There are no rules except your ear. Basically, if it sounds right it is right and if it sounds wrong, it doesn’t matter what the book says, it’s WRONG. For instance, many arranging books and systems tell us to avoid the b9 interval but that can be one of the most colorful devices used properly. Many of the avoids of the arranging gospel are sometimes the most interesting. Check out Gil’s “Jelly Roll.” I’ve even used the major and minor third in a tonic chord with success. There are no rules except your ear.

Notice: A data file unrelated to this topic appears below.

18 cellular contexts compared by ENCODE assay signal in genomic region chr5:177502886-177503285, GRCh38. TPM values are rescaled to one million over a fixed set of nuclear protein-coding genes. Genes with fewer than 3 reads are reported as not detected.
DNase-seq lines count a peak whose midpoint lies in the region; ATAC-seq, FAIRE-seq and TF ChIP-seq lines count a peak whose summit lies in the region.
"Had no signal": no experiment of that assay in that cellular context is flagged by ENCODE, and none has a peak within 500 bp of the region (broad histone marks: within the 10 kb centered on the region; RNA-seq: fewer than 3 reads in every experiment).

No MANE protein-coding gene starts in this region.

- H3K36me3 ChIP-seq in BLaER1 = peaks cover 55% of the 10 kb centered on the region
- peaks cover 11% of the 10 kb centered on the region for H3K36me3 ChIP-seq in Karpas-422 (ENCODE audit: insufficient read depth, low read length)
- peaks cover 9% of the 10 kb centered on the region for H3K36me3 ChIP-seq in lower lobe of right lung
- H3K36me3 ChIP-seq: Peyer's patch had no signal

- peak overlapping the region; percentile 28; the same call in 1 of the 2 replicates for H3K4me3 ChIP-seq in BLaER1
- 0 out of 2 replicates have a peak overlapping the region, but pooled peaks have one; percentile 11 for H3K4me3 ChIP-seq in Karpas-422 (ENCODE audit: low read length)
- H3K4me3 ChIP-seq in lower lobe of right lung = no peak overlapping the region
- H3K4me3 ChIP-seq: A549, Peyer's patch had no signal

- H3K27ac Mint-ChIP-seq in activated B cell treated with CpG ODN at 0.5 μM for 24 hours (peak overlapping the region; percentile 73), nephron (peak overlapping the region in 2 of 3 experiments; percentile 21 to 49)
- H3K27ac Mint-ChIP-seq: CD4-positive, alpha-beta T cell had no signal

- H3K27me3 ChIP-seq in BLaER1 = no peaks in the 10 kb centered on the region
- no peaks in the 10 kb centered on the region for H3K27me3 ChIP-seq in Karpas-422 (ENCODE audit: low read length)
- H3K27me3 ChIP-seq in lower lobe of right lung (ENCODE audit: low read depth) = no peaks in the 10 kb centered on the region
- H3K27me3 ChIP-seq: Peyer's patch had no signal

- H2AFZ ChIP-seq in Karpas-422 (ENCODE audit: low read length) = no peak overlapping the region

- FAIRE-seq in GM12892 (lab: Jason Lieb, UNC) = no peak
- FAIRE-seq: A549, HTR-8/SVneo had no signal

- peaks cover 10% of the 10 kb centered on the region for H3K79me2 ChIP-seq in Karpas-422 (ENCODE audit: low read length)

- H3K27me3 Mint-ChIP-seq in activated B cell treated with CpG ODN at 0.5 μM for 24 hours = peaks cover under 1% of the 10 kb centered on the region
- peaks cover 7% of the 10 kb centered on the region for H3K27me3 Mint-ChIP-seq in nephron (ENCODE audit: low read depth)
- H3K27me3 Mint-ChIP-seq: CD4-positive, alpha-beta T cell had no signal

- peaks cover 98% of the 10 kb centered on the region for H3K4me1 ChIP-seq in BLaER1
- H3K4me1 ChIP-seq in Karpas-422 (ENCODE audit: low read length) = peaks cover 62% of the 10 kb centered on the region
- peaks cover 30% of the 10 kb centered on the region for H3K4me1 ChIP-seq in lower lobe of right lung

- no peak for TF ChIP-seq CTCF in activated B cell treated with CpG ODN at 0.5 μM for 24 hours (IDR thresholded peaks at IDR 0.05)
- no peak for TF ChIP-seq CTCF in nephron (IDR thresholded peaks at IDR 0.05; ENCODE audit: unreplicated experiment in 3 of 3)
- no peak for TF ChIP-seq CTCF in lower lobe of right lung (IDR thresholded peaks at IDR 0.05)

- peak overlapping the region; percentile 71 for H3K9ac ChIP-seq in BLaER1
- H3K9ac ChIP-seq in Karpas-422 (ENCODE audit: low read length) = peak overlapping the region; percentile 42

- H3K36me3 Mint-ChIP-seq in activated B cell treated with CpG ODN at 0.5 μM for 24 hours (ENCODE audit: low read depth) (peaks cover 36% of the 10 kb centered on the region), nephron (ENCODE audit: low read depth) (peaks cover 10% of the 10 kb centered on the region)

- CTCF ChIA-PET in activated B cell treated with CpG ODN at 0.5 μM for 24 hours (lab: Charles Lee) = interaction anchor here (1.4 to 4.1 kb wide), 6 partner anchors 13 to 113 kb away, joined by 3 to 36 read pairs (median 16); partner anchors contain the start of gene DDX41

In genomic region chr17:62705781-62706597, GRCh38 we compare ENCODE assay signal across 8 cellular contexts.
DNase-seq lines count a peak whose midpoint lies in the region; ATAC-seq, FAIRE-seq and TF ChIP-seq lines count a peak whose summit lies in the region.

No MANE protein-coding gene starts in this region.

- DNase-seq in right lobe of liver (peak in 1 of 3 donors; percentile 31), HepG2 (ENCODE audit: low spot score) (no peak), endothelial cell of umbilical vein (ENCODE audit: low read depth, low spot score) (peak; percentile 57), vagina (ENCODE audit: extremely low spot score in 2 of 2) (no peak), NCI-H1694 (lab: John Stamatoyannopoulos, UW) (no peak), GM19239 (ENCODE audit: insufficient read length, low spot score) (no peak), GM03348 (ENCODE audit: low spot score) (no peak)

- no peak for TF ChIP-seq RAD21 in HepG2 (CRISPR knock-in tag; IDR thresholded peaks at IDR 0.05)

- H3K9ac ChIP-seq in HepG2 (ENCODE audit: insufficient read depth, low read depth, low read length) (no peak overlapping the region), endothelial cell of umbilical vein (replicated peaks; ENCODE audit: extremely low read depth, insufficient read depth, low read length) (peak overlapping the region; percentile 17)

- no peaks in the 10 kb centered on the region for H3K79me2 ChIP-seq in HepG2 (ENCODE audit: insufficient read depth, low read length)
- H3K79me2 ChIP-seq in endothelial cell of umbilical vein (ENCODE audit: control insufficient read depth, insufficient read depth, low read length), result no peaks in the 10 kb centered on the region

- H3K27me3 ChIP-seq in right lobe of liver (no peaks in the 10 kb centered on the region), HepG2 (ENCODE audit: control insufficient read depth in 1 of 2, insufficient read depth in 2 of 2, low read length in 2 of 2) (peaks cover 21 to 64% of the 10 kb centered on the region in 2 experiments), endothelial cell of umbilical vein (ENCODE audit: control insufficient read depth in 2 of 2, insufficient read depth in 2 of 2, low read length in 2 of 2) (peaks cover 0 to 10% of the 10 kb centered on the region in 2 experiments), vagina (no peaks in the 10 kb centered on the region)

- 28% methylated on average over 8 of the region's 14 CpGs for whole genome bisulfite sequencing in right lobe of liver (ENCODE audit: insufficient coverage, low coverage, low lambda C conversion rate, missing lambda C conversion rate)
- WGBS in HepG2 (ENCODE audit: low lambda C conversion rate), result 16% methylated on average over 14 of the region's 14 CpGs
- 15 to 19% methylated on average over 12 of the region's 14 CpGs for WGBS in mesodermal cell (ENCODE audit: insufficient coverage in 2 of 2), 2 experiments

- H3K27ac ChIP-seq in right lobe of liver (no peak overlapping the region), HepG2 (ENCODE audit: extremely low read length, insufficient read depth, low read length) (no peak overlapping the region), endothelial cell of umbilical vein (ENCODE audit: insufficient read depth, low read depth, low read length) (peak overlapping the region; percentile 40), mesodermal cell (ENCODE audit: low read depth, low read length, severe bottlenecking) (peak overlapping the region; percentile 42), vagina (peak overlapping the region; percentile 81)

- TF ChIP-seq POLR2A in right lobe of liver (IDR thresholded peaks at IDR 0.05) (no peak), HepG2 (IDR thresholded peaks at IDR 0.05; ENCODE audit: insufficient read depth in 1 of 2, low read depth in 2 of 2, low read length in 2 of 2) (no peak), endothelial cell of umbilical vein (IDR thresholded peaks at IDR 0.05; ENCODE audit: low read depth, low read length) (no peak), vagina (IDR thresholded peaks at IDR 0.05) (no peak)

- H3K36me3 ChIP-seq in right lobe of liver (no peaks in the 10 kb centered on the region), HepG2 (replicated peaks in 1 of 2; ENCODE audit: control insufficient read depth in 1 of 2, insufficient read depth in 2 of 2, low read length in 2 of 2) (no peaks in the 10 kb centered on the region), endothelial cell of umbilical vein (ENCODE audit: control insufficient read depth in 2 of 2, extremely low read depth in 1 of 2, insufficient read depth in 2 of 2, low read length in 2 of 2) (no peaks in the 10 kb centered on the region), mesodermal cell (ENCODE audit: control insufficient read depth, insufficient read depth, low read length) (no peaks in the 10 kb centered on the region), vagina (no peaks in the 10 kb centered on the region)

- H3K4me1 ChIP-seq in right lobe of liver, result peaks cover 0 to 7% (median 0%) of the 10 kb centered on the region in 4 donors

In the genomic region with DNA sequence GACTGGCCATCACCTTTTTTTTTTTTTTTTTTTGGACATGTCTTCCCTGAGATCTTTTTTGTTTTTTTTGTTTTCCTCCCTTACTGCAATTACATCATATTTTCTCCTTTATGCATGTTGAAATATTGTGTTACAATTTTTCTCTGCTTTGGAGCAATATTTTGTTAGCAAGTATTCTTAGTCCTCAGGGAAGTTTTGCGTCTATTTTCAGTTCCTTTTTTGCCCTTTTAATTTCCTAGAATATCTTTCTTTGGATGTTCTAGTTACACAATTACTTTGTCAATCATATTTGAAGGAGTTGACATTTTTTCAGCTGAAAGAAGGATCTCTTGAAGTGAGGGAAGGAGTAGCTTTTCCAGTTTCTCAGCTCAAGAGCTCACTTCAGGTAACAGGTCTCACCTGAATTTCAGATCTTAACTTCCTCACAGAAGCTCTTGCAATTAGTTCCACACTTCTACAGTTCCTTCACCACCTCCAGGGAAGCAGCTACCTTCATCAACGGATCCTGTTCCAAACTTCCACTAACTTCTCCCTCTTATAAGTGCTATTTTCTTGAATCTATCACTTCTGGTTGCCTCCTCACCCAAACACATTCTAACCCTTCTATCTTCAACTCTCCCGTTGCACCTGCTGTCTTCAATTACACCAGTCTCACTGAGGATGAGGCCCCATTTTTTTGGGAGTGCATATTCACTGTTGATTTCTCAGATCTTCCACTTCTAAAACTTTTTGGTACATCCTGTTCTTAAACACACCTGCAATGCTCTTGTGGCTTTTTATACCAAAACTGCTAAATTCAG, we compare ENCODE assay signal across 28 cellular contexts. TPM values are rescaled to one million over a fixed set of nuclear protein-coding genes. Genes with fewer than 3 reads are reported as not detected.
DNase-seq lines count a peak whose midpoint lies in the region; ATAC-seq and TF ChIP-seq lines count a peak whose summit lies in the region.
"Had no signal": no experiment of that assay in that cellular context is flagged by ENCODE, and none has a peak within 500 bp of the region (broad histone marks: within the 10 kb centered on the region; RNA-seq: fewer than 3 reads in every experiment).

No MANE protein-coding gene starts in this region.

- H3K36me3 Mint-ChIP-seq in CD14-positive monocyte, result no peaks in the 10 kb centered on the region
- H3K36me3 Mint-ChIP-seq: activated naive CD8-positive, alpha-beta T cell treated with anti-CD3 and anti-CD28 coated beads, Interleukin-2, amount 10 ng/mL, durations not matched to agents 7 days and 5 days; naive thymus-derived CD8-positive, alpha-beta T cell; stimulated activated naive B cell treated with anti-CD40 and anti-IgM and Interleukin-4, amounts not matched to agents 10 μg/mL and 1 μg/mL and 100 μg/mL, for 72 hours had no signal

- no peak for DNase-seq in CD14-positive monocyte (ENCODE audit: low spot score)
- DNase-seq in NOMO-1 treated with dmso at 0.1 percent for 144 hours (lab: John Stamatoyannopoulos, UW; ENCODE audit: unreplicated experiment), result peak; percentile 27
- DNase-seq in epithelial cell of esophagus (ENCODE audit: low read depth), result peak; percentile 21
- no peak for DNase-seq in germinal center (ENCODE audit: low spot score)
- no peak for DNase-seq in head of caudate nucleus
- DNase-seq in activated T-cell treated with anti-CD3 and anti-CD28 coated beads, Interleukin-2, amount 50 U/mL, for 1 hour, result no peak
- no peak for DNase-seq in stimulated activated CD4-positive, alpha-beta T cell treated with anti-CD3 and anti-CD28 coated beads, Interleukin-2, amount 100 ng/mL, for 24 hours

However, if you’re just getting started you need rules to get you up to a level of understanding and competency. If you’re a beginning driver with a new car negotiating an unfamiliar road, you need all of those stop signs, caution lights, center lines or guard posts to get you to your destination. After you’ve done that for awhile, some of those driving aids aren’t as necessary and you don’t have to worry about the arranging police.